Another snapshot of infrastructure is provided by Reason magazine, which has issued a highway report annually for 19 years. It measures the condition and cost-effectiveness of individual state highway programs by looking at such factors as bridges, highway surfaces, congestion and safety issues. Ironically, perhaps, the latest report — which is based on 2008 data — said conditions are the best they’ve ever been. The magazine reported that pavement conditions on urban Interstates are the best since 1993, and rural primary roads are the smoothest since that same year.
Spending varies widely from state to state according to local factors, however, with North Dakota, Montana and Kansas deemed to have the most cost-effective roadway systems and Rhode Island, Alaska, California, Hawaii and New York having the least effective.
Furthermore, the cost-per-mile of highway work varies tremendously among the states. New Jersey leads the pack by dropping $1.1 million per mile on its largely urban highways while South Carolina averages $34,000 per mile. Administrative costs vary greatly, too. California expends more than $93,000 in administrative costs for every mile of roadway worked compared to Virginia’s $6,370.
Such variance in spending complicates the funding reform process.
The Chamber’s Push
Janet Kavinoky knows all the arguments for smarter funding. As the U.S. Chamber of Commerce director for transportation infrastructure, she has been raising them for some time. Last year, she testified in Congress in support of an increase in a user fee — a gas tax — in exchange for a congressional pledge to limit transportation earmarks and reform the program.
“Congress must ensure federal transportation policy, programs and resources are oriented around national needs…” Kavinoky testified at a House Ways and Means Committee hearing.
“Over the years, these programs have devolved into a political redistribution of federal dollars, instead of thoughtful investments benefiting the nation as a whole.”
Her thinking in 2010 hasn’t changed. Still supportive of a gas tax, Kavinoky calls the willingness to prioritize “a foundation. We have to find the things that have the biggest economic impact and say no to a lot of things.”
When the Obama administration took office, the Chamber and a consortium of other organizations lobbied it and Congress to concentrate on transportation projects, including timely reauthorization of the SAFETEA-LU highway bill. In the end, the highway bill was extended again rather than reworked. The administration’s $787 billion stimulus bill did contain nearly $50 billion for “shovel-ready” transportation projects. Unfortunately, in many cases, state transportation departments offset the new revenue by cutting back on their own appropriations, and many of the shovel-ready projects turned out to be far from ready.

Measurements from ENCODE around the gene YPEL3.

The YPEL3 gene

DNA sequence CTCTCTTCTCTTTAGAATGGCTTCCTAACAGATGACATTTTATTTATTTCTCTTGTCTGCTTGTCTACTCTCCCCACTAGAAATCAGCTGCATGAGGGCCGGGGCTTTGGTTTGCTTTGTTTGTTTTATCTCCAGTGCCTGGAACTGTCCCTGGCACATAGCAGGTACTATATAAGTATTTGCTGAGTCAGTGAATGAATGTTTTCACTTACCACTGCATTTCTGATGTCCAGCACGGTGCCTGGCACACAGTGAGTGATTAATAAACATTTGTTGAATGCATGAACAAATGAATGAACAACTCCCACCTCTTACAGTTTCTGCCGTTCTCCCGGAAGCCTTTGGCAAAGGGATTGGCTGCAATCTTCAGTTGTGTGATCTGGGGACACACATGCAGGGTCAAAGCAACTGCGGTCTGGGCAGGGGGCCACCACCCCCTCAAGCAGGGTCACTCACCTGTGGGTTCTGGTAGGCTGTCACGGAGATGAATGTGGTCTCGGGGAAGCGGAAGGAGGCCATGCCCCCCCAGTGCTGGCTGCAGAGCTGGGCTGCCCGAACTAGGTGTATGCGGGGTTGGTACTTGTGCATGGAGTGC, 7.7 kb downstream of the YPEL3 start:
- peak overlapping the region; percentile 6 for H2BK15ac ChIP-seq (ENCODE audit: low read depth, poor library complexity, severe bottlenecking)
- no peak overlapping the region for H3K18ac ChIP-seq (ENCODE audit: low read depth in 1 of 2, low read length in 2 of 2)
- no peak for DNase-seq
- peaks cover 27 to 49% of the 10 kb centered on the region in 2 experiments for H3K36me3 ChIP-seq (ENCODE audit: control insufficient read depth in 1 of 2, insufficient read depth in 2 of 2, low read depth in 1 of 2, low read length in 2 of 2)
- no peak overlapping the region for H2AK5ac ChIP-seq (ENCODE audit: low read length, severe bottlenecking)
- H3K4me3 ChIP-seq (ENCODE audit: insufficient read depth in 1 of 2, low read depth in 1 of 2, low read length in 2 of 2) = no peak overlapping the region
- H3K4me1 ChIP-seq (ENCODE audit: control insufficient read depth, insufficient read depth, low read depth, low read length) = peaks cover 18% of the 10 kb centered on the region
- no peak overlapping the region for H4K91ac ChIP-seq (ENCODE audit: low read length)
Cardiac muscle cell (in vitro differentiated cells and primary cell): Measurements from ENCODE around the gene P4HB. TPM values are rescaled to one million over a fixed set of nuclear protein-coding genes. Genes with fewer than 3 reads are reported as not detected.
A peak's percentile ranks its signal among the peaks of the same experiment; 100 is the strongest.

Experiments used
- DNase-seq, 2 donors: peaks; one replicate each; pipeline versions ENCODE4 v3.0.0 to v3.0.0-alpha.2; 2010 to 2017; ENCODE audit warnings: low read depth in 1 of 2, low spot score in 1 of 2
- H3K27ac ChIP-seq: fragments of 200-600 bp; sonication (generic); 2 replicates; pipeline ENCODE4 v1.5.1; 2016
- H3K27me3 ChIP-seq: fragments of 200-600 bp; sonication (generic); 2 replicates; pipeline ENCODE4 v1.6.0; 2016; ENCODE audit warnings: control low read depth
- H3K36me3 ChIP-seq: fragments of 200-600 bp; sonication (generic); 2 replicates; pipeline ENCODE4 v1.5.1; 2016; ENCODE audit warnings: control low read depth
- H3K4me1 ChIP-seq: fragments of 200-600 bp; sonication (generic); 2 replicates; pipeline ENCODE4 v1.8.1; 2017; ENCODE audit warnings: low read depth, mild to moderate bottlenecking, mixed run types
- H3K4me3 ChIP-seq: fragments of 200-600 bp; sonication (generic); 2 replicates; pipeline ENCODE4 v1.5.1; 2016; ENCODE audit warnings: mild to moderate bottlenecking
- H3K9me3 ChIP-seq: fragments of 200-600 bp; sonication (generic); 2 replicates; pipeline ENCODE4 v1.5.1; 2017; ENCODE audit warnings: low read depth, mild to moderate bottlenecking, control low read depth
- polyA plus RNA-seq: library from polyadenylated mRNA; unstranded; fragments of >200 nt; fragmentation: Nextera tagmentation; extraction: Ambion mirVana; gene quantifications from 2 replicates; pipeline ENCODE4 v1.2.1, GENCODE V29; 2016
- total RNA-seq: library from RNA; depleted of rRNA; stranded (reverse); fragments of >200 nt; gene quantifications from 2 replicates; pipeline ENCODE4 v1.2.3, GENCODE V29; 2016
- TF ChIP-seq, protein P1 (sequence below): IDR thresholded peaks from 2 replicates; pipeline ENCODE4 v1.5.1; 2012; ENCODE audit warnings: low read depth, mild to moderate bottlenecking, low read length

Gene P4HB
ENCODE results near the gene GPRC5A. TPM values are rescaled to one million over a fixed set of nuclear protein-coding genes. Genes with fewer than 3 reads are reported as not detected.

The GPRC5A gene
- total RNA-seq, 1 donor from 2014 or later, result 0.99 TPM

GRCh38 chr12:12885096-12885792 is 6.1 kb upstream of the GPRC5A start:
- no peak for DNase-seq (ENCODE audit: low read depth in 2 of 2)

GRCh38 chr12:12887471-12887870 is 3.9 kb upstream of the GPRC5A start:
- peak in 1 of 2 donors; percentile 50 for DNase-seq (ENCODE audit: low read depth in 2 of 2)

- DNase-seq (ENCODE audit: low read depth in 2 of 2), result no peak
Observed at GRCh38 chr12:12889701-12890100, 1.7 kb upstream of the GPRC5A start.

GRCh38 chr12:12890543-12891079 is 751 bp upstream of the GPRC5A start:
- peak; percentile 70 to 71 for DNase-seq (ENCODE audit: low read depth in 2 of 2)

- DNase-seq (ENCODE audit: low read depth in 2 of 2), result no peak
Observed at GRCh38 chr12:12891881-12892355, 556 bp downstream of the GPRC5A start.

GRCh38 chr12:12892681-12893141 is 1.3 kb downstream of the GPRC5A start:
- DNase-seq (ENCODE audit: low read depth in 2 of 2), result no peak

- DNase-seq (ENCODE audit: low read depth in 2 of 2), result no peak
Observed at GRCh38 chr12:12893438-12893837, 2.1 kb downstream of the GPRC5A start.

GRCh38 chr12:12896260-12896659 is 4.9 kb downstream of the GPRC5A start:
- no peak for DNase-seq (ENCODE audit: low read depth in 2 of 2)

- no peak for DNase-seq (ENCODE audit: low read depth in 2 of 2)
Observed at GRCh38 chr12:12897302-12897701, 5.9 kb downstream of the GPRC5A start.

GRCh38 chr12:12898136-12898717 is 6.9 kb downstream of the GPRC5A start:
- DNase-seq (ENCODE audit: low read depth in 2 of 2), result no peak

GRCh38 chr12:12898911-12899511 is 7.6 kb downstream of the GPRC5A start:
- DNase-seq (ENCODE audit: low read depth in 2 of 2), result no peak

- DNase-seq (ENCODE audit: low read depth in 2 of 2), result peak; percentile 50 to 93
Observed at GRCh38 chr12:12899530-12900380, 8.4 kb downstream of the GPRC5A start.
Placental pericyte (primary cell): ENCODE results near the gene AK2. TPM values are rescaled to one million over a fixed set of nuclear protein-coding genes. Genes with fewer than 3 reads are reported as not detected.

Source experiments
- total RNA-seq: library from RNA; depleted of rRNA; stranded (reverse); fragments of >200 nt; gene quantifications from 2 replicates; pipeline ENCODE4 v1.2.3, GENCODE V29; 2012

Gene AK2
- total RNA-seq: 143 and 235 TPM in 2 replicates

However, Kavinoky believes the stimulus was a plus.
“It would have been a whole lot worse without that bill,” she said. “Yet trying to sell the promise of a new transportation measure that will stimulate the economy is pretty hard now because of people’s perceptions about the stimulus bill.”
The Chamber was jabbed hard by President Obama during the midterm campaign, alleging that the Chamber had accepted foreign money to spend on candidates. The Chamber roundly denied it and the allegation disappeared. While Kavinoky said the Chamber has moved on from that confrontation, she expressed frustration with the administration.
“We’ve said our piece about the administration choosing to demonize business,” she said a week after the election. “They can’t say they want business to provide jobs and then not provide a more certain regulatory environment. There is no other way to do it.
“We were very hopeful when this administration came in. This man was going to make infrastructure part of what he was going to do. Well, he’s still talking about it, but we have to see some actual plans from the president. Infrastructure can be a part of an economic plan, but we have to see a plan from the president, not just platitudes.”
The Chamber official believes she is beginning to see signs of more official willingness to prioritize, to defer one worthy project for a more urgent one. This particularly is happening at the state and local levels of government. She cited cooperation among transportation planning units in the metropolitan Miami area.
“I certainly hope we find some real leaders in the incoming congress,” she said, acknowledging that she doesn’t have “a lot of faith in the political process. It’s all about what’s in it for me.”
She noted that the Tea Party movement, which mostly is characterized by cost and constitutional consciousness, might help.
“If we can get across to them that transportation funding is an investment, not just spending, that it’s investing in something that is constitutionally required, it might help focus the discussion. We haven’t started having that conversation to differentiate between spending and real investment.”